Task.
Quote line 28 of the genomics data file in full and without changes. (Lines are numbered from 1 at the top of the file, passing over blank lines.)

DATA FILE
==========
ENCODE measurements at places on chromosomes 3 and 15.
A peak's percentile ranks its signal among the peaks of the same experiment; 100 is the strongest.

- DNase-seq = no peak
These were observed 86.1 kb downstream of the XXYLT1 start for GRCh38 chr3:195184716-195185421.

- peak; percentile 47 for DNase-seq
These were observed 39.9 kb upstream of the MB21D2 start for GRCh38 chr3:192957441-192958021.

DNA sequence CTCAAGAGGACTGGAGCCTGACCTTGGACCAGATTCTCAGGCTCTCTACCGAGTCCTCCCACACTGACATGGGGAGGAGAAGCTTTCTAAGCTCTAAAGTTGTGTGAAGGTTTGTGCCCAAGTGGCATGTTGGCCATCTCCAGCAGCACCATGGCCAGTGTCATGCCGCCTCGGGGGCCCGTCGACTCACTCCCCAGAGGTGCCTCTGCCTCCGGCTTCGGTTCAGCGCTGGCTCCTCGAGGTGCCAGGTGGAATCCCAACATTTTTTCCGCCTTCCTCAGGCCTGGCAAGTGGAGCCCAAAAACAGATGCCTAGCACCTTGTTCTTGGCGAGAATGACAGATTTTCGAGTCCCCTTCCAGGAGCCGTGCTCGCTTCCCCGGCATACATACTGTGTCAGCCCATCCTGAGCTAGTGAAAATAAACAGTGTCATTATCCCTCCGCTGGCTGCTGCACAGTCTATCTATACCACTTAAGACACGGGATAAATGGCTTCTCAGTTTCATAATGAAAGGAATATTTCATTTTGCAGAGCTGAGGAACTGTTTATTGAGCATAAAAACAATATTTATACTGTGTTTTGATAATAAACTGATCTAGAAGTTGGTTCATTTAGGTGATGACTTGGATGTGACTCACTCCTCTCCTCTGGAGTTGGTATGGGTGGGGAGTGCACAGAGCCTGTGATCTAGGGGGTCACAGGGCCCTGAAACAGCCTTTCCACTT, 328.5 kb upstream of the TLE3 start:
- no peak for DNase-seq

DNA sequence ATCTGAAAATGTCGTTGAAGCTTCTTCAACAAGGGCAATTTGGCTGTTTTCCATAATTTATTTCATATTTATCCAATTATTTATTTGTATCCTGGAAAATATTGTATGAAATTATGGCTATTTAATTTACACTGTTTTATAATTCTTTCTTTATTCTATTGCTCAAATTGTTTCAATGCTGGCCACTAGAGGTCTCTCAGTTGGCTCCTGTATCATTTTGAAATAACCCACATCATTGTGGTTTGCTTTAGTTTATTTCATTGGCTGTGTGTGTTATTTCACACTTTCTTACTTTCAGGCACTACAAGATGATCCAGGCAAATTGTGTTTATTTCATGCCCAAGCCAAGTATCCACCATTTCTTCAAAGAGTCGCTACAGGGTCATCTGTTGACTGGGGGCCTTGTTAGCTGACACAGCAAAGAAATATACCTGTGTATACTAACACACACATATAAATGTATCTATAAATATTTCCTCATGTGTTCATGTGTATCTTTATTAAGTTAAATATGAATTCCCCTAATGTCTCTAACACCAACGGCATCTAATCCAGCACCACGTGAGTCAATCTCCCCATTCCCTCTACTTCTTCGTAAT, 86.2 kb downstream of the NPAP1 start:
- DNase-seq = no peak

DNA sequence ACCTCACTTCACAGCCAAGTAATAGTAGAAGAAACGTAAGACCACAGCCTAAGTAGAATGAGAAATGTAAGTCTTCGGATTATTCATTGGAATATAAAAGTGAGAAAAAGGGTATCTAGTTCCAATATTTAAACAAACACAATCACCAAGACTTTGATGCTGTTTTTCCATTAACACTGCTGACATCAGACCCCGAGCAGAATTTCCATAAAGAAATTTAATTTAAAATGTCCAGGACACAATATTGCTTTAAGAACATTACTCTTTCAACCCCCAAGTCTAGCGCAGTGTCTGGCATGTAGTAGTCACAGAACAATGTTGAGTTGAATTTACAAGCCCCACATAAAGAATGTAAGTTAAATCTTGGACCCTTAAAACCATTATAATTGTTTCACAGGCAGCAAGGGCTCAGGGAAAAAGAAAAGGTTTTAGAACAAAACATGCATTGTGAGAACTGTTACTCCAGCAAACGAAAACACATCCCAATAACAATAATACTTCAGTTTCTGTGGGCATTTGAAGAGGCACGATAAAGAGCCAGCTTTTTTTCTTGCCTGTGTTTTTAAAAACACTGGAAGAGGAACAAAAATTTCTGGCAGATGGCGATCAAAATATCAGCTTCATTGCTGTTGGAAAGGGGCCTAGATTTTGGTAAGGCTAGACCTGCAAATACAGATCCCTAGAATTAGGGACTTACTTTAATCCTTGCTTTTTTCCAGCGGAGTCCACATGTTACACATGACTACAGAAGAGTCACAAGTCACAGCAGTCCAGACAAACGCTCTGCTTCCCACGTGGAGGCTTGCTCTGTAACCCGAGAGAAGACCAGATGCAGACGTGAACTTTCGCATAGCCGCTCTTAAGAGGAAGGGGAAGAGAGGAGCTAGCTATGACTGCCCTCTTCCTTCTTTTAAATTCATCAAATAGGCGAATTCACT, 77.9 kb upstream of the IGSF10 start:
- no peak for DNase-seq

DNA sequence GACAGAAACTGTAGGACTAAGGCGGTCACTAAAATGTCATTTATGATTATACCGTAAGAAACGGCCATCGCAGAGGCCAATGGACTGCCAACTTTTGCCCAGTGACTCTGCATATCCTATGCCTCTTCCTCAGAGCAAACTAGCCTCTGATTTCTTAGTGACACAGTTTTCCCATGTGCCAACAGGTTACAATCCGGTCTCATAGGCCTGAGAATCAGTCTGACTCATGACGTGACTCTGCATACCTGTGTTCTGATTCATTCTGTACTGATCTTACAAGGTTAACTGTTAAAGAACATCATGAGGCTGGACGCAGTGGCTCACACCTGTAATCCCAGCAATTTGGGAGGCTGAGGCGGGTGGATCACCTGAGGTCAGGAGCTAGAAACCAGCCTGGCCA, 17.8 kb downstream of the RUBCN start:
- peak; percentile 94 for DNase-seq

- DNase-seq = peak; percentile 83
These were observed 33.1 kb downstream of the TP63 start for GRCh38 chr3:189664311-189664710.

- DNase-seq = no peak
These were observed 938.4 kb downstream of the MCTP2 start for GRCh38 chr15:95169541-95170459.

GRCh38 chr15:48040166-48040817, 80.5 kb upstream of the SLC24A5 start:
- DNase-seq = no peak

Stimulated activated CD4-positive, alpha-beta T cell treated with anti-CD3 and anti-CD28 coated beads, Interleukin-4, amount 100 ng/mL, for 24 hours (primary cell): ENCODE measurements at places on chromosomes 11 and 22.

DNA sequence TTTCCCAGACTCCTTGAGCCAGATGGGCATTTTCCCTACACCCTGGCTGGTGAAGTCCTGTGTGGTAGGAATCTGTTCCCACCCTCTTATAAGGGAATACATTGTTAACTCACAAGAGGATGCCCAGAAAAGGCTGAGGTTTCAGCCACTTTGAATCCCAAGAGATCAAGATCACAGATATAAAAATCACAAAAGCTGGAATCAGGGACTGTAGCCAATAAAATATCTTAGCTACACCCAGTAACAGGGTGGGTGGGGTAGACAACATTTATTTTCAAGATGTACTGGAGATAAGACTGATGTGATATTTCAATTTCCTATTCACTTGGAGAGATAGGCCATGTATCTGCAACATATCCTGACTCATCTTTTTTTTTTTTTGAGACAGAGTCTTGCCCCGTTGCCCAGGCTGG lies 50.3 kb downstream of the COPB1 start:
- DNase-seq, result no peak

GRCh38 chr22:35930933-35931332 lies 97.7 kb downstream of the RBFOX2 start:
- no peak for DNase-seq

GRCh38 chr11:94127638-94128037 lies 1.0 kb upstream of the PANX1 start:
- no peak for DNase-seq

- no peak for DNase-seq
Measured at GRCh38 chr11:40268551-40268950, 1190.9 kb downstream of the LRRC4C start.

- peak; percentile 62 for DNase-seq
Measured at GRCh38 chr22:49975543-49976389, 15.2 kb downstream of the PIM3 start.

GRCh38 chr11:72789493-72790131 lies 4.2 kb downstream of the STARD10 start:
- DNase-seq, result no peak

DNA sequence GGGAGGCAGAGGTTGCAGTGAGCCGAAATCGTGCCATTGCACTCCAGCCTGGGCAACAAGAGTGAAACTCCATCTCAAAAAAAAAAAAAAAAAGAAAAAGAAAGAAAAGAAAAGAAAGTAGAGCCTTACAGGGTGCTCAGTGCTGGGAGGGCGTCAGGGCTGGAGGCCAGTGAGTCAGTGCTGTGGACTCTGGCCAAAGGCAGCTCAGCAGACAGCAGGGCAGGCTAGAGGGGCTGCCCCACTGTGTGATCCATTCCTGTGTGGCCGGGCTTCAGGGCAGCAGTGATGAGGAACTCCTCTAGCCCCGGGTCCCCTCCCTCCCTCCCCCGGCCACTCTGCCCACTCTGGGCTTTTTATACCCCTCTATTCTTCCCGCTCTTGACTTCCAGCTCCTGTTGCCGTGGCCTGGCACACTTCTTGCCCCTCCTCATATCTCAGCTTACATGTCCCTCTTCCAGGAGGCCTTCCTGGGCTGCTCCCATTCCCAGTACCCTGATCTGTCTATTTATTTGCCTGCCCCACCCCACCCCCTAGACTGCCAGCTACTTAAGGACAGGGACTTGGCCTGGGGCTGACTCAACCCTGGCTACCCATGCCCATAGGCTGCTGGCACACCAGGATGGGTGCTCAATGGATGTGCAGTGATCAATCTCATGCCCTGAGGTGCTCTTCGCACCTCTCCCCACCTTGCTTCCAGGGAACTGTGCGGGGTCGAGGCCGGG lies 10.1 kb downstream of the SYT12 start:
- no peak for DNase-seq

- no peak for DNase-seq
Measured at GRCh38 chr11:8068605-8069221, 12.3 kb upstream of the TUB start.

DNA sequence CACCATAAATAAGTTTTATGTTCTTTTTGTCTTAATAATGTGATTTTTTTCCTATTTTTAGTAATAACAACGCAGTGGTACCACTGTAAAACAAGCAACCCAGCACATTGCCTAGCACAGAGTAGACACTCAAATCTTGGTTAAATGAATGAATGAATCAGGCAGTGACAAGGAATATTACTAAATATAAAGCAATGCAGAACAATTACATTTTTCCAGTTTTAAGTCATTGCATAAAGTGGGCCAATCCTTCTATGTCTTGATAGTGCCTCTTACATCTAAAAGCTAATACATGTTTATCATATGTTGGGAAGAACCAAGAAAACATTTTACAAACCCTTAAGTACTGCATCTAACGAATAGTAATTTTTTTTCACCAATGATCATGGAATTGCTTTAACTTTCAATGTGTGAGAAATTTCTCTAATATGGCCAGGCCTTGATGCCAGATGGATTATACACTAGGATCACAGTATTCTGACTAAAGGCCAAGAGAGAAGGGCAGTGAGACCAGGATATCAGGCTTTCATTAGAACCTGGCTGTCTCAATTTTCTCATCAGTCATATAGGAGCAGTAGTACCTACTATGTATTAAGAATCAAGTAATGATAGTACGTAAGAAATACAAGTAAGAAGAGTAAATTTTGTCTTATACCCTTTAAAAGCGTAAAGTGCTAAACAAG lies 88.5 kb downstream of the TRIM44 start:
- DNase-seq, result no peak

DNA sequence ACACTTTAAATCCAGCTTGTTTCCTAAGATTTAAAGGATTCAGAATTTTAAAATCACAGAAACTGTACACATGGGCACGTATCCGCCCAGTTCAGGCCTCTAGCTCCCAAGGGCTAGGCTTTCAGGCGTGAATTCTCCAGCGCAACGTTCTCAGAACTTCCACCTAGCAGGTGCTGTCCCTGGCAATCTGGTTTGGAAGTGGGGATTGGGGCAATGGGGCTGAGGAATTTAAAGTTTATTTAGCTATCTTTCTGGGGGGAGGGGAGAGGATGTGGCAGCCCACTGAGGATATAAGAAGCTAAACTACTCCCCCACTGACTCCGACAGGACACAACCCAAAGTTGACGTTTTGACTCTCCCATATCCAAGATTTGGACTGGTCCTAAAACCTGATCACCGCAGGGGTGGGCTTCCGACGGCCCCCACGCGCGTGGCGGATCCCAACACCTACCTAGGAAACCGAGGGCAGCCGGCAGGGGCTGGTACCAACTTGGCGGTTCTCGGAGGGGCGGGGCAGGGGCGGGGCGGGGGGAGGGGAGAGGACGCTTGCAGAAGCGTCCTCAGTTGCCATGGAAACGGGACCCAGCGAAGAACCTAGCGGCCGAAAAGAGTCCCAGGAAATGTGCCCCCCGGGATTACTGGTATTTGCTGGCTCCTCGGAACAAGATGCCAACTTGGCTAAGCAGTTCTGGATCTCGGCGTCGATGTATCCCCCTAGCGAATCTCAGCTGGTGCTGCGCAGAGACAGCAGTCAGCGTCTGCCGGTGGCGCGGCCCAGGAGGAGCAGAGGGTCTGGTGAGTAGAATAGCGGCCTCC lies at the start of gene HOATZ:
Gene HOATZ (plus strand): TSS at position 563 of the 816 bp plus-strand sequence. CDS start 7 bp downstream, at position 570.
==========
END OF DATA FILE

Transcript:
- no peak for DNase-seq